OSHA News Release - (Archived) Table of Contents|
Region 3 News Release: 04-191-PHI (osha-010)
Date: February 18, 2004
Contact: Leni Uddyback-Fortson
Office: (215) 861-5102
MONACA, Pa. -- The U.S. Department of Labor's Occupational Safety and Health Administration (OSHA) has cited Beaver Valley Heat Treating Inc., for alleged deficiencies in maintaining overhead cranes and is proposing more than $144,000 in penalties. The company, a heat-treating facility that processes steel bars and other steel shapes, employs 30 people at its Monaca site.
"This employer did not live up to its obligation to keep its equipment in safe working order," said U.S. Secretary of Labor Elaine L. Chao. "This Administration has set new records for protecting American workers, and this significant $144,250 fine demonstrates how seriously we take health and safety violations."
OSHA initiated an inspection in August, responding to a complaint about improper storage of acid, defective forklifts and unsafe overhead cranes. The company was cited for three alleged willful violations, with a penalty of $105,000 and 30 alleged serious violations, with a penalty of $39,250.
Willful citations were issued for failure to implement a preventative overhead crane maintenance program based on manufacturer's specifications, failure to make repairs or provide replacements for defective overhead cranes and failure to ensure employees use the proper parts while operating overhead cranes and not position themselves under the loads.
Alleged serious violations include: improper storage of sulfuric acid; defective fork lifts; lack of ventilation; lack of a respirator program, including employee training and fit testing; lack of eye wash/shower facilities near acid operations; use of defective slings; lack of personal protective equipment; lack of employee training in confined space entry procedures for dip tanks and furnaces; and lack of machine guarding.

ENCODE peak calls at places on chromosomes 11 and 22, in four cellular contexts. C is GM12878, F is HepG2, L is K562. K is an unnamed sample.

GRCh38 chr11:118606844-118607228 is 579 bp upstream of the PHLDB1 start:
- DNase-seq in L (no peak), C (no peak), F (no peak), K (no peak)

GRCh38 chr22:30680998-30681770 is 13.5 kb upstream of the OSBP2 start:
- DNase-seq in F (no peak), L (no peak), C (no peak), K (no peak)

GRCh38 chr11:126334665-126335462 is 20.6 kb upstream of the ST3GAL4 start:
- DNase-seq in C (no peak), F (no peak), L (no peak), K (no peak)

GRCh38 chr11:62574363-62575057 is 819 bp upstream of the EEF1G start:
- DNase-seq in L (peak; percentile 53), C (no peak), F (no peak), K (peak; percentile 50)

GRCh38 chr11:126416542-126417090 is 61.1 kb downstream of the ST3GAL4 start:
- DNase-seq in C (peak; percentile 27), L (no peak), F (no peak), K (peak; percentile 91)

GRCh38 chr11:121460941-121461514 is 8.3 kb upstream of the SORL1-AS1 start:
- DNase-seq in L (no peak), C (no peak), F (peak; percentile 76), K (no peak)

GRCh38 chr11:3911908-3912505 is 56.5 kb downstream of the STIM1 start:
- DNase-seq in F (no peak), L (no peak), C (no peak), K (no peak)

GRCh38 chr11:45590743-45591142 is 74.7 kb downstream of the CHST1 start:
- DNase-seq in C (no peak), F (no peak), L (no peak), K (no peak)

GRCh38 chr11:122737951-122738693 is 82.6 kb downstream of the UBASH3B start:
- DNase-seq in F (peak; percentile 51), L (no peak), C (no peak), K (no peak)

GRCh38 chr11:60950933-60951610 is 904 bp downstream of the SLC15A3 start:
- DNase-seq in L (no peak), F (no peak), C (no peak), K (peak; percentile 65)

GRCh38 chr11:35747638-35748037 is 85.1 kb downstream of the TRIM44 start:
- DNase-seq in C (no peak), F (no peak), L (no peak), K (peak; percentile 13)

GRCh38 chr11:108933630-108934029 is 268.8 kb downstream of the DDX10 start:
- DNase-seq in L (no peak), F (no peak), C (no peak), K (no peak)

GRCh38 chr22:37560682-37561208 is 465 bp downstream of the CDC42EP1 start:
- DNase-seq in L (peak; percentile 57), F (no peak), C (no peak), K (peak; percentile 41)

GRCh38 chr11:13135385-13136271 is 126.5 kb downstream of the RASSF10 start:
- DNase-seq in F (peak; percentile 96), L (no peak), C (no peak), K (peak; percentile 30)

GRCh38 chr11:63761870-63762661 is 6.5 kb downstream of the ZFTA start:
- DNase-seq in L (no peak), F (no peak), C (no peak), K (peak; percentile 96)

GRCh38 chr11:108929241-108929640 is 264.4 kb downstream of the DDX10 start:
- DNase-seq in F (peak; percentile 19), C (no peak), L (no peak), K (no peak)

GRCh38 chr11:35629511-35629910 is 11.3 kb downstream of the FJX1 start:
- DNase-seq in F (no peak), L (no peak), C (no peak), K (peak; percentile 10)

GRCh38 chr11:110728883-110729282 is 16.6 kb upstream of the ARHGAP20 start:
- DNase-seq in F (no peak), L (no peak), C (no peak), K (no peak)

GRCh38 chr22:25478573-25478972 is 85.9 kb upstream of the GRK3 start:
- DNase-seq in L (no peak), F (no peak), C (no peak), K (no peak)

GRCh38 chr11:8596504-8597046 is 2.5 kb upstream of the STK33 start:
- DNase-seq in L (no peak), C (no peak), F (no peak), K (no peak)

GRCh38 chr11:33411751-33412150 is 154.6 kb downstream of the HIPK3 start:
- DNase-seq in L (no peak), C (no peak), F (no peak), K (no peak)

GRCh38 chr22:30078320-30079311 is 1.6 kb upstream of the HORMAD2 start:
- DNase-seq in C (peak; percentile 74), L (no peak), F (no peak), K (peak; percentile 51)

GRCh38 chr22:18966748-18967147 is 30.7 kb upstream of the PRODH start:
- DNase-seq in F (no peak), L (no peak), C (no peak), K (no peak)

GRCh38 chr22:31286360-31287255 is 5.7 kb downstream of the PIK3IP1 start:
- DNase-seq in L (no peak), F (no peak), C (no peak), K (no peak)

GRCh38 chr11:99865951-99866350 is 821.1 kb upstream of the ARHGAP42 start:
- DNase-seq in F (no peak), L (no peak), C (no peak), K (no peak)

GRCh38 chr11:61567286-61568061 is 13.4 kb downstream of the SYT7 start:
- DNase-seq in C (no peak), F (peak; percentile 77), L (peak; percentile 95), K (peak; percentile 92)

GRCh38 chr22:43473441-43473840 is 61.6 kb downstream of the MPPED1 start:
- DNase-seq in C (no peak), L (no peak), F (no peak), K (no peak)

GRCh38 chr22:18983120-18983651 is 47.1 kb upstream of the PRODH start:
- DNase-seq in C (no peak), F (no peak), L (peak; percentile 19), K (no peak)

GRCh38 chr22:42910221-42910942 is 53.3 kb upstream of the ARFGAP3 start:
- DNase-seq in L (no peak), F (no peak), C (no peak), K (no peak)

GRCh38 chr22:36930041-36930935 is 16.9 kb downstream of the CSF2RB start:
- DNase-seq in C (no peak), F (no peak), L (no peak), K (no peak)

Willful violations are those committed with an intentional disregard of, or plain indifference to the Occupational Safety and Health Act and regulations. Serious violations are those in which a substantial probability that death or serious physical harm could result from a hazard about which the employer knew or should have known.
The company has 15 working days from the receipt of the citations to decide to comply, to request an informal conference with the OSHA area director, or to contest the citations and proposed penalties before the Independent Occupational Safety and Health Review Commission. OSHA's Pittsburgh area office at 1000 Liberty Ave., conducted the inspection. The telephone number is (412) 395-4903.
The Labor Department's Occupational Safety and Health Administration is dedicated to saving lives, preventing injuries and illnesses, and protecting the health and safety of America's workers. In fiscal year 2003, OSHA conducted almost 40,000 inspections, and more than half focused on high-hazard industries. For more information, visit www.osha.gov.
U.S. Labor Department releases are accessible on the Internet at <http://www.dol.gov>. The information in this news release will be made available in alternate format upon request (large print, Braille, audio tape or disc) from the COAST office. Please specify which news release when placing your request. Call (202) 693-7765 or TTY (202) 693-7755. The U.S. Department of Labor is committed to providing America's employers and employees with easy access to understandable information on how to comply with its laws and regulations. For more information, please visit www.dol.gov/compliance.
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